Last year, the Marianas Visitors Authority donated $2,000 for paint that was used to paint over the graffiti.

Villagomez said, “The best way to make sure that a bus stop is never vandalized again is to have the kids that use the bus stop paint it. Let them paint it however they want.”

“Then they'll take ownership over the bus stop and they'll be the ones doing the policing,” he added.


Jeff said...

A lot of what you said was good, but I wouldn't have made excuses for them. Students here have gotten laptops, ipods, flash drives and trips abroad, for free, because we get a lot of federal dollars. Those are things I certainly never could imagine getting in high school. They lack certain other things, but none of that excuses the rampant vandalism going on.

bradinthesand said...

why not just take them down? they can be replaced with a pole and a big tin umbrella. at least the not-so-bright girls can practice dancing on the pole for their life after school...

Juan said...

Legislative Bureau Deputy Dir Glenna Reyes went on a shopping spree and purchased 205 cases of toilet paper.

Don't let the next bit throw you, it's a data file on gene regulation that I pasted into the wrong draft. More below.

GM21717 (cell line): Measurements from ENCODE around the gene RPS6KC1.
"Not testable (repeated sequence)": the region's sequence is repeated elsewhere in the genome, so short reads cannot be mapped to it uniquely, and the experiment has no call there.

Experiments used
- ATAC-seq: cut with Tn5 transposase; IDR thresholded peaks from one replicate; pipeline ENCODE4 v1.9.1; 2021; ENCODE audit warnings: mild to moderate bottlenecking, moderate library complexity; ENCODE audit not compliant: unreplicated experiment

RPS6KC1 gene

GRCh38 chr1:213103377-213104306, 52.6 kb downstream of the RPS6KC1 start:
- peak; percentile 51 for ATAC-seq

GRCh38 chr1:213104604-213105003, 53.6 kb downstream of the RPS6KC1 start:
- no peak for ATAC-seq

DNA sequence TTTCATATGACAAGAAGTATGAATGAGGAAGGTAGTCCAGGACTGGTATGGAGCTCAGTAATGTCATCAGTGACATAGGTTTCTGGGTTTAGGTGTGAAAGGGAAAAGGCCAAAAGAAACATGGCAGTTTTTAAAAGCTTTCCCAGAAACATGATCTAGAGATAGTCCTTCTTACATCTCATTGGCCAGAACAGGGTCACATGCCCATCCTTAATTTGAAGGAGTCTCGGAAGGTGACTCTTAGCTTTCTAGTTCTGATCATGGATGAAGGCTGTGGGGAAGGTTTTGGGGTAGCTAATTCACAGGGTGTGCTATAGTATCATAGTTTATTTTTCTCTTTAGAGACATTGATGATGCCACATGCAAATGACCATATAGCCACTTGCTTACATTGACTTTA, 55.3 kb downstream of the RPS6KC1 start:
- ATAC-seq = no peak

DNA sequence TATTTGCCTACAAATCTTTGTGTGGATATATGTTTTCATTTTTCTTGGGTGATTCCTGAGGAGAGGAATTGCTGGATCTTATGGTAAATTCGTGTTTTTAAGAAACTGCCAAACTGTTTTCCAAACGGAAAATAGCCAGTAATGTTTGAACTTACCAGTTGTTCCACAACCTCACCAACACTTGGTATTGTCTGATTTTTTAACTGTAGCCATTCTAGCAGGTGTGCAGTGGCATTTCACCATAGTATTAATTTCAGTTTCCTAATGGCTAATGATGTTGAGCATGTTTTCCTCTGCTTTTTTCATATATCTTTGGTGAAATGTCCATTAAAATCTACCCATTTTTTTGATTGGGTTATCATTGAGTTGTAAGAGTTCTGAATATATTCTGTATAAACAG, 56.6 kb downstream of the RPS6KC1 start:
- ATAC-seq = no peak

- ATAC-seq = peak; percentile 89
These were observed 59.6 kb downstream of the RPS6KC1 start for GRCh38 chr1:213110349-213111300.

Let's do the math:
205 cases * 80 rolls per case = 16,400 rolls

We would have to use approximately 63 rolls a day to use it up in a year.

If students really need toilet paper then maybe the schools can place a nice request to the deputy director of the Legislature or the Senate President for a few rolls.

We also have tons of ballasts, flourescent light bulbs, copier paper, and paper towels in case the schools could use those too.

dominic said...

My bust stop was at Asteo. I will admit I wrote some stuff on the walls. But I remember one year when all the bus stops were painted. Some of them were really cool. I think it would be nice to have the kids paint them over the way they want it. Just make sure its the same bus stop they use.

Save the back part of the bus stop where you can't see it from the street for those rebel kids who want to write "Johnny loves Tina", "Tanapag Rulez", or "Biba Angelo". Although I'm sure their imagination will come up with some freak nasty stuff to write... they always do. Its like the village kids' myspace page.

Bryan said...

I have to agree with you on the let them paint it themselves bit. It obviously in one would dare tag the 8 ball up in T-pag.

Bruce A. Bateman said...

Your idea sounds like a good one, Angelo...let the kids themselves paint it as they wish. Problem is that is exactly what they are doing now. Apparently they want it covered in graffiti. (:-))

The Saipan Blogger アンジェロ・ビラゴメズ said...

I kind of like the idea to just take them down. I didn't have a concrete structure when I was in high school. I just sat on the corner waiting for the bus.

SaipanLin said...

Brads comment is both inappropriate and offensive. Please remember these students are minors.

Volunteer Guy said...

I ignored his stripper comment, but I think he has a point with just taking them down. Nothing says that they deserve the structures.

Jeff said...

Brad supports NAMBLA as well.